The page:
This number measures the playmaking potential of front seven players coming out of college. In our table below, the number is based on the last two years of a players' college production. What you want in a Production Ratio is a score of 1.5 or better. For pure pass rushers, a number above 1.5 is often indicative of elite talent, a number above 2.0 is truly exceptional, especially if achieved against premium competition.
2. Kirwan Explosion Index: [BENCH PRESS REPS + VERTICAL JUMP + BROAD JUMP = EXPLOSION NUMBER]
First proposed by Pat Kirwan, this is a simple addition that adds up the number of bench press reps with the broad and vertical jump values. What this number gives you is an idea of the explosive strength of a lineman. An explosion number over 70 is considered a very good result. But since only five prospects exceeded 70, we'll make an allowance for this draft class and assume that anything above 65 is still good.
3. Explosive Power: (VERT+3.5*BROAD)*(WEIGHT/HEIGHT)/3000
This is a metric that was developed, as far as I know, by Tony Wiltshire, a writer for BuffaloBillsDraft.com. Where about half of Kirwan's Explosion Index (KEI) is made up of upper body strength, the Explosive Power metric focuses on lower body strength relative to a player's physique. This metric gives you a good idea of how strong a lineman is off the snap and the amount of pure physical force he can generate out of his legs. If you think of the KEI as horsepower, then think of the Explosive Power metric as torque. A value over 1.05 is elite, a value over 1.0 is excellent.
4. Lateral Agility:[40-YARD DASH TIME - 20-YARD SHUTTLE = LATERAL AGILITY]
This number uses the differential between the 40-yard dash time and the 20-yard shuttle to get a better feel for the lateral agility of a player, as the differential provides information beyond simple long speed and short-area quickness. Generally speaking, a player who notches a .50 or better is considered to have outstanding lateral agility, a quality highly sought after in defensive linemen who usually operate in very tight spaces.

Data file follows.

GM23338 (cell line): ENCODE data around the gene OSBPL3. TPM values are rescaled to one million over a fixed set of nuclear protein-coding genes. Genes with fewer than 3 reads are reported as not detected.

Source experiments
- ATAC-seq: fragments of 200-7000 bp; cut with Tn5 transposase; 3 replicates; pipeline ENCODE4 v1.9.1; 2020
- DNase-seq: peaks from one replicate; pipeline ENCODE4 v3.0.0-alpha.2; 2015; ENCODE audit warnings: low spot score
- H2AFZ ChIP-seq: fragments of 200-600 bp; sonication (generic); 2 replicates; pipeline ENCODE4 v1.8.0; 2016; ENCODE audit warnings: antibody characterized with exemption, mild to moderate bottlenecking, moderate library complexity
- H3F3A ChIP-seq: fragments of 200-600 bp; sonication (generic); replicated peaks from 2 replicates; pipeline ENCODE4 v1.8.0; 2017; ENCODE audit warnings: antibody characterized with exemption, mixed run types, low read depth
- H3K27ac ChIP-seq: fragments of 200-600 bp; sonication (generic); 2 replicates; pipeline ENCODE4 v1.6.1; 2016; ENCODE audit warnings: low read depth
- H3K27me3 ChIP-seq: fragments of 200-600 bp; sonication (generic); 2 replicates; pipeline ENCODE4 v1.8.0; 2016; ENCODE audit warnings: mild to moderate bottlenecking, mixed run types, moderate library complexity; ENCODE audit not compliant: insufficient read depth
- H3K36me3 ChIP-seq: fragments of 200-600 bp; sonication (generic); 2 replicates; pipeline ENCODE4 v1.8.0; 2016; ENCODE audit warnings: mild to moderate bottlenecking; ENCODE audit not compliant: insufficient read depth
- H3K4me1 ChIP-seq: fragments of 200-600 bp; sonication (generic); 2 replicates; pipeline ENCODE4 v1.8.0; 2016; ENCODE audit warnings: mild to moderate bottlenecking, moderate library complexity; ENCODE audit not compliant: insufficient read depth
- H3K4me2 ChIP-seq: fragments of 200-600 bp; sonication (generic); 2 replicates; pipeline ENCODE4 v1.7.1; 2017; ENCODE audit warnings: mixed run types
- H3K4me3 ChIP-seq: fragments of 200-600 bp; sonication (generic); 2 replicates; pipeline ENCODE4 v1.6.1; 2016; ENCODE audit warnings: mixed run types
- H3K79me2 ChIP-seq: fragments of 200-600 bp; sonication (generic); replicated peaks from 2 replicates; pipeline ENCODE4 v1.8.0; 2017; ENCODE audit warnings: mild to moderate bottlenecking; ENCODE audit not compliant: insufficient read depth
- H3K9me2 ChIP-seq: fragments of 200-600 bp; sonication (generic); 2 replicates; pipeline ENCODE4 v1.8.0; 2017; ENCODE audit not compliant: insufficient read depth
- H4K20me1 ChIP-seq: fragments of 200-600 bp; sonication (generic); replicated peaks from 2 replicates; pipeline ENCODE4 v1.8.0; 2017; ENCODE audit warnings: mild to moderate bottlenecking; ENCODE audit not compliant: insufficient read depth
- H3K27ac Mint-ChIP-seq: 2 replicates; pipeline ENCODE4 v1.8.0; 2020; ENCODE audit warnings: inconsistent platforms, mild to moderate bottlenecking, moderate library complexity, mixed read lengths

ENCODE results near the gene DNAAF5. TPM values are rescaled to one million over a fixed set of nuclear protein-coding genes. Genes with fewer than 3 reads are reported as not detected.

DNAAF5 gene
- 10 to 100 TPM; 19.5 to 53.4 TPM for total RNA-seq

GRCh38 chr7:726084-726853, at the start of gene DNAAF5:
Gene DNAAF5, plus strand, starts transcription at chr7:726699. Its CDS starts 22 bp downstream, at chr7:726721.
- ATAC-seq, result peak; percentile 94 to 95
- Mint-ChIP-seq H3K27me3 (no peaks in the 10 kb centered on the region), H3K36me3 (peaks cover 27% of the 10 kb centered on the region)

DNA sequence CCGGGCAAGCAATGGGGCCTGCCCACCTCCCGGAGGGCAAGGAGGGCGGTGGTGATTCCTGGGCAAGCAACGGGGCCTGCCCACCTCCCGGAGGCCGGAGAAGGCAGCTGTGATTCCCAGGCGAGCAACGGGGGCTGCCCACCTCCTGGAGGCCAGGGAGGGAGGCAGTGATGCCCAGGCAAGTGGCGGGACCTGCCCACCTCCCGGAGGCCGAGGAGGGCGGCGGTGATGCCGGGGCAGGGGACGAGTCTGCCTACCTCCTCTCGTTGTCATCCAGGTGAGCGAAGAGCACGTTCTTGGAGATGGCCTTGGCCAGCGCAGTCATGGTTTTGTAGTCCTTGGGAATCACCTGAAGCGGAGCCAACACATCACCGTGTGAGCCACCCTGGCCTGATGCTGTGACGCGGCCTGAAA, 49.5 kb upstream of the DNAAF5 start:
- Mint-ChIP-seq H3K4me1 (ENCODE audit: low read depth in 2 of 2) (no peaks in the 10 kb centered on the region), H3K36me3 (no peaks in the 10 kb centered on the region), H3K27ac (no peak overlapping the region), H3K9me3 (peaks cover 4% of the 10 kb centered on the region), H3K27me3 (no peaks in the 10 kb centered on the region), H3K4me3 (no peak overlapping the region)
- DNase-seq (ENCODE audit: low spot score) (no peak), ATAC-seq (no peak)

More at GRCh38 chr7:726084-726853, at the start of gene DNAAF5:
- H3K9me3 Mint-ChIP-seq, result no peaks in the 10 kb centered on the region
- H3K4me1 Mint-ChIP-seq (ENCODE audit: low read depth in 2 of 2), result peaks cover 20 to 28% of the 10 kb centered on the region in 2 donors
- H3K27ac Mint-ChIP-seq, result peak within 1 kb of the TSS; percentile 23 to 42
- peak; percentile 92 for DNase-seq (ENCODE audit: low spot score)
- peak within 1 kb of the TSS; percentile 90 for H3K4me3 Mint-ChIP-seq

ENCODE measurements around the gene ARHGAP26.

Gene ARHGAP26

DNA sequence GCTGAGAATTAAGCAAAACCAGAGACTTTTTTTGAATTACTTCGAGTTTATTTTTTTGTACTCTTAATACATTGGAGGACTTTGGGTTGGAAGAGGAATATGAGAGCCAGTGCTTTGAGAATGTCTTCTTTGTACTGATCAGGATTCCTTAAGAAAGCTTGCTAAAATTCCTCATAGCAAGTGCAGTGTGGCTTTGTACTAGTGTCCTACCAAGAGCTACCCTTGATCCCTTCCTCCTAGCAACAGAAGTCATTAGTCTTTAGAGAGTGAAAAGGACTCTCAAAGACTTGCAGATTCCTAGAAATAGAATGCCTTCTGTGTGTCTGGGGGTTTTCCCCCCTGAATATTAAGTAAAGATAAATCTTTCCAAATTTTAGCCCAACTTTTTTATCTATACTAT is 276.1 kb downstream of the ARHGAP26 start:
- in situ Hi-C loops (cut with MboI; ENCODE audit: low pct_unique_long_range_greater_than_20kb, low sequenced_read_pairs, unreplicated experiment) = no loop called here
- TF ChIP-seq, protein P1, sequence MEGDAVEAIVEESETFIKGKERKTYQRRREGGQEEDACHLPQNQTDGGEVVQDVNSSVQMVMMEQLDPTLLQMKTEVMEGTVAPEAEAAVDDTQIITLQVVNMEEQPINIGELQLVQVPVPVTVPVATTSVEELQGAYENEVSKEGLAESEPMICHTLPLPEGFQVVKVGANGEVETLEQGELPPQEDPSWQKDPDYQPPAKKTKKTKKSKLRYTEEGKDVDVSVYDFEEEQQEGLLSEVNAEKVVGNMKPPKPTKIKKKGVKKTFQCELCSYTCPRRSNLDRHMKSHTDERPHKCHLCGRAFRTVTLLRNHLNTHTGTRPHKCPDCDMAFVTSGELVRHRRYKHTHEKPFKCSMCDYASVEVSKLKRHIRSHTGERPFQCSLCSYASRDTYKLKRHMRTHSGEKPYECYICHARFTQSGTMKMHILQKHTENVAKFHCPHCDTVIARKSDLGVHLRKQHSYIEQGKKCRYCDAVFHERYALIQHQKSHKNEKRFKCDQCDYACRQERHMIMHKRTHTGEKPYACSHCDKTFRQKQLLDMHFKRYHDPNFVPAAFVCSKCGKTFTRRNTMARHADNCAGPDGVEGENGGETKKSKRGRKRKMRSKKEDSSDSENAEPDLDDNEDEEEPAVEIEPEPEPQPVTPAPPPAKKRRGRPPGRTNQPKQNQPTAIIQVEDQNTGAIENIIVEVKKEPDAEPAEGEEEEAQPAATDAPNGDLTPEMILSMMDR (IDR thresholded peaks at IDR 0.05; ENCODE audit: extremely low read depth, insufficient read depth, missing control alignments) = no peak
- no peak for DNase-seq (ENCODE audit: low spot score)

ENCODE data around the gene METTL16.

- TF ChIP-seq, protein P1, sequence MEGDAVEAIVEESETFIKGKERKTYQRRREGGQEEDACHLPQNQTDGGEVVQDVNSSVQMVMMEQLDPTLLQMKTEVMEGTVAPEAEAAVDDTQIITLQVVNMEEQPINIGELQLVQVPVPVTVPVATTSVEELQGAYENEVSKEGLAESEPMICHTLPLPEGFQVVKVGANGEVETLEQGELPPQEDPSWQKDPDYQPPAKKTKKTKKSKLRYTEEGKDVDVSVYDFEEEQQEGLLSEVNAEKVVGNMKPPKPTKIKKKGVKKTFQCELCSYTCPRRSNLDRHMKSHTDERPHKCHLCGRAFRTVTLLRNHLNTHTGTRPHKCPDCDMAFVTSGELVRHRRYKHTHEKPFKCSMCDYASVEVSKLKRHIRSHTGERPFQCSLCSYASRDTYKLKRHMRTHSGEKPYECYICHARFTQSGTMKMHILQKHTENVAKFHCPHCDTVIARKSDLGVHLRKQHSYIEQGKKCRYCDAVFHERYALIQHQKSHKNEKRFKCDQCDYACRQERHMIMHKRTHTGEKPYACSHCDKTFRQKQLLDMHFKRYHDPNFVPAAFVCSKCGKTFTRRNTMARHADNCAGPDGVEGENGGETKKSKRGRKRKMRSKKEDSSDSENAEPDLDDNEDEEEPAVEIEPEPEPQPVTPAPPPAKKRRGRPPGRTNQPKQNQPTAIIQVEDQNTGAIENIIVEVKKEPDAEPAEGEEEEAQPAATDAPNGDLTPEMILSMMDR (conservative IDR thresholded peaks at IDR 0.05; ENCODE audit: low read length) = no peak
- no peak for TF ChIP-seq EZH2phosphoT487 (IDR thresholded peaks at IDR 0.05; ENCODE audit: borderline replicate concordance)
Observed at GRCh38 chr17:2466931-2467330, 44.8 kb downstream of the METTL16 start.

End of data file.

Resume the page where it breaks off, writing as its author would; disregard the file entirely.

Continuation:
It may not be entirely fair to show this metric, given that we only have the short shuttle data for seven of the 28 players here, but until the NFL releases all the numbers, that's what we're stuck with.
5. Speed Score: [(WEIGHT * 200) / (40-TIME ^ 4) = SPEED SCORE]
Not all players are created equal, and it doesn't make a lot of sense comparing 40-times of players who may have a weight difference of 60 pounds. The Speed Score takes into account both a player's time in the 40-yard dash as well as his weight. The ratio was initially developed for running backs, but works just as well for DEs. A good score for an edge rusher is 100 or higher.
The table below summarizes the five metrics above for the 2014 DEs. The green cells show where a prospect exceeded the figures outlined above, the column on the far right shows how many of the five targets a prospect met or exceeded.
Defensive Ends, 2014 Combine additional metrics (click column header to sort)
|Rank||Player||Height||Weight||Prod. Ratio (1.5)||Expl. Indx (65)||Expl. Power (0.95)||Lat. Ag. (0.5)||Speed (100)||Targets met|
Keep in mind that most of the metrics we've looked at in the two tables above are simple athletic markers. So what you see here are young men who've won the genetic lottery in terms of their athleticism, but whether that athleticism translates onto the field is an entirely different issue.
The one thing I will point out though is the rather disappointing performance of Kony Ealy. There were always questions about his college production, but those were routinely brushed off with a reference to his athletic potential. In draftspeak, "athletic potential" often means nothing more than lack of college production. Just like "plays faster on film" means "Dude is slow, but I like his game film against often subpar college competition anyway"; "plays with a high motor" means "not an elite athlete but gets an 'A' for effort"; or "plays with a mean streak" describes less-talented players who persevere on guts alone.
Jadeveon Clowney confirms his status as the top-ranked DE, and one of the top-ranked prospects overall, by cruising to a total of eight green cells in the table above. Clowney will be long gone by the time the Cowboys make their first pick, but the good news for the Cowboys is that there are a number of players available in the later rounds who flash intriguing athletic potential, often coupled with impressive college production. Joining Clowney with eight green cells are Chris Smith, Kareem Martin and the lesser-known James Gayle out of Virginia Tech. Also delivering impressive Combine results are Scott Crichton (7 greens), Howard Jones (7), Jackson Jeffcoat (6), Marcus Smith (6) and small-school prospect Larry Webster (6).
We'll look at more positions in the coming days. For now though, which DEs would you like for the Cowboys out of this group?